Today, the two year anniversary of Hurricane Katrina's landfall, my hometown of New Orleans is getting some much needed attention. And rightly so: It's a scandal that in the years since the disaster, all too little has changed. Time magazine recently blazoned the word "pathetic" on its cover to describe the lagging efforts to re-defend the city. Residents are reoccupying and rebuilding willy-nilly, including in the most vulnerable, flood-prone areas. Meanwhile, the agency whose failures drowned the city to begin with, the U.S. Army Corps of Engineers, lurches into a series of projects that still won't protect against the deadliest hurricanes the Gulf of Mexico can spawn--at least not at any time in the foreseeable future.
In this context, who could do anything but predict another disaster eventually if we simply carry on as we've been doing? In fact, one can easily imagine scenarios for New Orleans that would be considerably worse than Katrina--a storm that, it is too often forgotten, both weakened and swerved aside, failing to deliver its full force to the city. The outlook only gets more worrisome when you consider that continuing land subsidence, coupled with sea level rise, keep bringing the Gulf in closer. Meanwhile, hurricanes are only expected to grow more intense on average in the future. Indeed, although debate persists over the precise relationship between hurricanes and climate change, the Atlantic's recent hyperactivity suggests that intensification may already have begun.
All of these trends look grim for New Orleans--but from the perspective of national policy, it gets even worse. What much of the Katrina anniversary discussion seems to have missed is that New Orleans is hardly our only exposed area. The really scary question is this: If we can't do better when it comes to defending New Orleans, how will we protect other coastal cities subject to dire hurricane risks--risks that have received far less national media attention than those facing the Crescent City? Consider a few scenarios that have long been predicted:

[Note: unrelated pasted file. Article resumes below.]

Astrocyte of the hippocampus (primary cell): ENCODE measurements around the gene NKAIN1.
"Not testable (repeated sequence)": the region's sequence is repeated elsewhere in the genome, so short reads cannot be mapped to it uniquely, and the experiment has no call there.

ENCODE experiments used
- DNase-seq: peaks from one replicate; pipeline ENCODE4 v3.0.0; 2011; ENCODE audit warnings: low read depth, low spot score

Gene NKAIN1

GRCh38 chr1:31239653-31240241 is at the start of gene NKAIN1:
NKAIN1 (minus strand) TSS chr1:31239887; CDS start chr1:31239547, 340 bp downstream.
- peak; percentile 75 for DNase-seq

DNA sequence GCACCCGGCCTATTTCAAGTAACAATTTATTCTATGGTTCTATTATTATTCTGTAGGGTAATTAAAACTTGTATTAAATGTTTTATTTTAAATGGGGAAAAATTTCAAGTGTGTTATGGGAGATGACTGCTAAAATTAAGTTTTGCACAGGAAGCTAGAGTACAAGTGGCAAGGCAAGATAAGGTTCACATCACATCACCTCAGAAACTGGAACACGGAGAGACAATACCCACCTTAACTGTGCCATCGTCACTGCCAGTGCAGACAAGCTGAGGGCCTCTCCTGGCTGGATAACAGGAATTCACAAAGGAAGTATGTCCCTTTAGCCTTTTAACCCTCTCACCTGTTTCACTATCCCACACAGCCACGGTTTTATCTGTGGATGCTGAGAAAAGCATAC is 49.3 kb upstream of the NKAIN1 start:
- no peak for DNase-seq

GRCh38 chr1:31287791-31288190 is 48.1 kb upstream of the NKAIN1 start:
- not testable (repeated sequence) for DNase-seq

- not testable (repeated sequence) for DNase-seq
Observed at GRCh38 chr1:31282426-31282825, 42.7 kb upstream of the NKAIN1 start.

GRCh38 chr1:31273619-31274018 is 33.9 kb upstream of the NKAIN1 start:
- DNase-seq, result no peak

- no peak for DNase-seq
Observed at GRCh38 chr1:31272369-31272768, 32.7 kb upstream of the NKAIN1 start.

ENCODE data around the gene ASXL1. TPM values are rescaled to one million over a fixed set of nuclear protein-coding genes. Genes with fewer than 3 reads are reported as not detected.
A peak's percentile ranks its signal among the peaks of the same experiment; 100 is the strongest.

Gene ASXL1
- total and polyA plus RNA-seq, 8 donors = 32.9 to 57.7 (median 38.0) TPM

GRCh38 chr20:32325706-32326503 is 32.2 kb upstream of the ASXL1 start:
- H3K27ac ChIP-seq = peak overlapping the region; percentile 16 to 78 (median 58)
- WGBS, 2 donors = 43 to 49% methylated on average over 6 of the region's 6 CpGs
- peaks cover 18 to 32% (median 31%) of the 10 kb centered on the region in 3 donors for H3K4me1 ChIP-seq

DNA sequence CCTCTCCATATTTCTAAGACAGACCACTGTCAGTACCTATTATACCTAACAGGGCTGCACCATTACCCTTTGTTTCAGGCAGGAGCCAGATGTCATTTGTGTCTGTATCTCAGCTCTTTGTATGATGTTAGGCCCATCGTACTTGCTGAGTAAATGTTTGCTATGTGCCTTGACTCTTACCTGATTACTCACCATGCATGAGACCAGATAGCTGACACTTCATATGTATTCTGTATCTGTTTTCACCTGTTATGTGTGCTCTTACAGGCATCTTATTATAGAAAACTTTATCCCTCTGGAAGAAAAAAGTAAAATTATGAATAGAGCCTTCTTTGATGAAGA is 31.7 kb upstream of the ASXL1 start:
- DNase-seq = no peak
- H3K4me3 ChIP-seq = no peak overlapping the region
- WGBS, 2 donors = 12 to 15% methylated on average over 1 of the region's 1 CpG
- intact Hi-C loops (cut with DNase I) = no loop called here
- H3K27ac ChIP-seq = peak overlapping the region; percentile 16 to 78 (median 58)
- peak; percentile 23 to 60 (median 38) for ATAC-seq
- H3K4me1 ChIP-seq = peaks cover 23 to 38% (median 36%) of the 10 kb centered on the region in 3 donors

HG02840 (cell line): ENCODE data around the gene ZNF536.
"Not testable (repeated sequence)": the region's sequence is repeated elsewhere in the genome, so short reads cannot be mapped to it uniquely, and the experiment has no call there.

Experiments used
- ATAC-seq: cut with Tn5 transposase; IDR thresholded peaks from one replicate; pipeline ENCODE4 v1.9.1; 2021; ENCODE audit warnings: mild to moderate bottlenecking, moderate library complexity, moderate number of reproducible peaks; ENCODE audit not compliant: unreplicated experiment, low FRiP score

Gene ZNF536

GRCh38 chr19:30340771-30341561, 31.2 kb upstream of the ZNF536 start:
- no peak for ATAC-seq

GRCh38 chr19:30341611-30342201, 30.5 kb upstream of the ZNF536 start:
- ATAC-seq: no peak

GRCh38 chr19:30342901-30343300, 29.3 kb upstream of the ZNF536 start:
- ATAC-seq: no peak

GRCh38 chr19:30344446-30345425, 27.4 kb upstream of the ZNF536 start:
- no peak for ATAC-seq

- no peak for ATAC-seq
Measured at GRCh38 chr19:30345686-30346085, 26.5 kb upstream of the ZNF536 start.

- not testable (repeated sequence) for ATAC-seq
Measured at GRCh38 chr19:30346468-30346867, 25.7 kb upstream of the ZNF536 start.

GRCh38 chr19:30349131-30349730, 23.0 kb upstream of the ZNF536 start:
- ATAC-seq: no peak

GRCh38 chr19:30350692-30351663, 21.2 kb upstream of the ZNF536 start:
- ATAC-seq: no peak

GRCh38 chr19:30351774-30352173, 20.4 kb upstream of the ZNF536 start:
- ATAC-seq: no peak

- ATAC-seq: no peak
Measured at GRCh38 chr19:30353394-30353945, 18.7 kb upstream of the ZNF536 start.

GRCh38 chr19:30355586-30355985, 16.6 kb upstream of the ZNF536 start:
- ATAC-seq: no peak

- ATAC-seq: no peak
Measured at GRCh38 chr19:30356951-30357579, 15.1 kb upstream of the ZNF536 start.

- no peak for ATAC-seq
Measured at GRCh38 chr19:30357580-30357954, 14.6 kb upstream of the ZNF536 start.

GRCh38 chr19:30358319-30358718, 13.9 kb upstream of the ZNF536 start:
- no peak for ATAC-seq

* A Category 4 or stronger hurricane strikes the Tampa Bay/St. Petersburg, Florida, area, driving a tremendous storm surge that knocks out bridges, floods downtown Tampa 20 feet deep, and temporarily turns St. Petersburg into an island.
*A mega-hurricane strikes Galveston/Houston, Texas, flooding the homes of 600,000 Harris County residents--resulting in damages approaching $50 billion.
*We see a repeat of the 1926 Category 4 Miami Hurricane, but the storm strikes a massively wealthier and more populous coast than existed the last time around. Damages exceed $ 100 billion and Katrina ceases to be the most costly hurricane in U.S. history.
* And most alarming of all: Decades from now, with sea level a foot higher, a Category 3 storm makes its way to New York City. Areas submerged include parts of southern Brooklyn, Queens, and Long Island City, Astoria, and (that's right) lower Manhattan.
And these are just some of the worst case scenarios. Many other U.S. cities are also highly exposed to hurricanes, all along the Gulf Coast and up and down the Eastern Seaboard.
Without a doubt, we haven't done nearly enough for New Orleans--and for that, our leaders ought to be ashamed. Having grown up in the city myself, and watched my mother lose her home in Katrina, I'm as outraged as anyone about the continuing failure to learn from that painful lesson.
But as we look to the future, I think we have to remember that this is bigger than New Orleans. I don't know where the next intense hurricane will hit, but I can think of a lot of places that won't be ready.
[This post is adapted from a recent op-ed syndicated by Blue Ridge Press.]